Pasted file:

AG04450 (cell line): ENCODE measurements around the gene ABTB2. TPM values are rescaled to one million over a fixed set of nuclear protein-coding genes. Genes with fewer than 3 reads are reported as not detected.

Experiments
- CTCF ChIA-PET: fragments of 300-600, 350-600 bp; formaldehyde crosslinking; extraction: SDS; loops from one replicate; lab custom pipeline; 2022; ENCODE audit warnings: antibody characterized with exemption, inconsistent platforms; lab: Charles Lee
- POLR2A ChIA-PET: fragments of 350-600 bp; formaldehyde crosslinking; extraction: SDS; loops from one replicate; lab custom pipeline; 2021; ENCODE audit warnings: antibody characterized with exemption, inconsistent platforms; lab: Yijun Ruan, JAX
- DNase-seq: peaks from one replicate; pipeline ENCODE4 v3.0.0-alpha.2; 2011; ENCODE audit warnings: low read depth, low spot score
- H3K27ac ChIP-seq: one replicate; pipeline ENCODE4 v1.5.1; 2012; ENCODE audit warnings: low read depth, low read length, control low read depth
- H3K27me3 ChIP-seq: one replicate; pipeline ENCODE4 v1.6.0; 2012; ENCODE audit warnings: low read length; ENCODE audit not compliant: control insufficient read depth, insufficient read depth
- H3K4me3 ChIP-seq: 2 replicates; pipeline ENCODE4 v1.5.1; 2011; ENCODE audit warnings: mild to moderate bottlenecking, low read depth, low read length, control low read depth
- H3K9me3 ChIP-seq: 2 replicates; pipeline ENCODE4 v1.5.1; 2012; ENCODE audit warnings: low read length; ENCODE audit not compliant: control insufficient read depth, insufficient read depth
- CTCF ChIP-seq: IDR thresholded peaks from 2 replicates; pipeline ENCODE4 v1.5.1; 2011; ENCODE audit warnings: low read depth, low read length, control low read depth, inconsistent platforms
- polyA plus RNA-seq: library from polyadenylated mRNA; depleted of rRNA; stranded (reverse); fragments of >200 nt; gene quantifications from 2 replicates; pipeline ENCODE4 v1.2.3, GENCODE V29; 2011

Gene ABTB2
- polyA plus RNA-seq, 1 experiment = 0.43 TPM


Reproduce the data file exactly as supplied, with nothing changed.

AG04450 (cell line): ENCODE measurements around the gene ABTB2. TPM values are rescaled to one million over a fixed set of nuclear protein-coding genes. Genes with fewer than 3 reads are reported as not detected.

Experiments
- CTCF ChIA-PET: fragments of 300-600, 350-600 bp; formaldehyde crosslinking; extraction: SDS; loops from one replicate; lab custom pipeline; 2022; ENCODE audit warnings: antibody characterized with exemption, inconsistent platforms; lab: Charles Lee
- POLR2A ChIA-PET: fragments of 350-600 bp; formaldehyde crosslinking; extraction: SDS; loops from one replicate; lab custom pipeline; 2021; ENCODE audit warnings: antibody characterized with exemption, inconsistent platforms; lab: Yijun Ruan, JAX
- DNase-seq: peaks from one replicate; pipeline ENCODE4 v3.0.0-alpha.2; 2011; ENCODE audit warnings: low read depth, low spot score
- H3K27ac ChIP-seq: one replicate; pipeline ENCODE4 v1.5.1; 2012; ENCODE audit warnings: low read depth, low read length, control low read depth
- H3K27me3 ChIP-seq: one replicate; pipeline ENCODE4 v1.6.0; 2012; ENCODE audit warnings: low read length; ENCODE audit not compliant: control insufficient read depth, insufficient read depth
- H3K4me3 ChIP-seq: 2 replicates; pipeline ENCODE4 v1.5.1; 2011; ENCODE audit warnings: mild to moderate bottlenecking, low read depth, low read length, control low read depth
- H3K9me3 ChIP-seq: 2 replicates; pipeline ENCODE4 v1.5.1; 2012; ENCODE audit warnings: low read length; ENCODE audit not compliant: control insufficient read depth, insufficient read depth
- CTCF ChIP-seq: IDR thresholded peaks from 2 replicates; pipeline ENCODE4 v1.5.1; 2011; ENCODE audit warnings: low read depth, low read length, control low read depth, inconsistent platforms
- polyA plus RNA-seq: library from polyadenylated mRNA; depleted of rRNA; stranded (reverse); fragments of >200 nt; gene quantifications from 2 replicates; pipeline ENCODE4 v1.2.3, GENCODE V29; 2011

Gene ABTB2
- polyA plus RNA-seq, 1 experiment = 0.43 TPM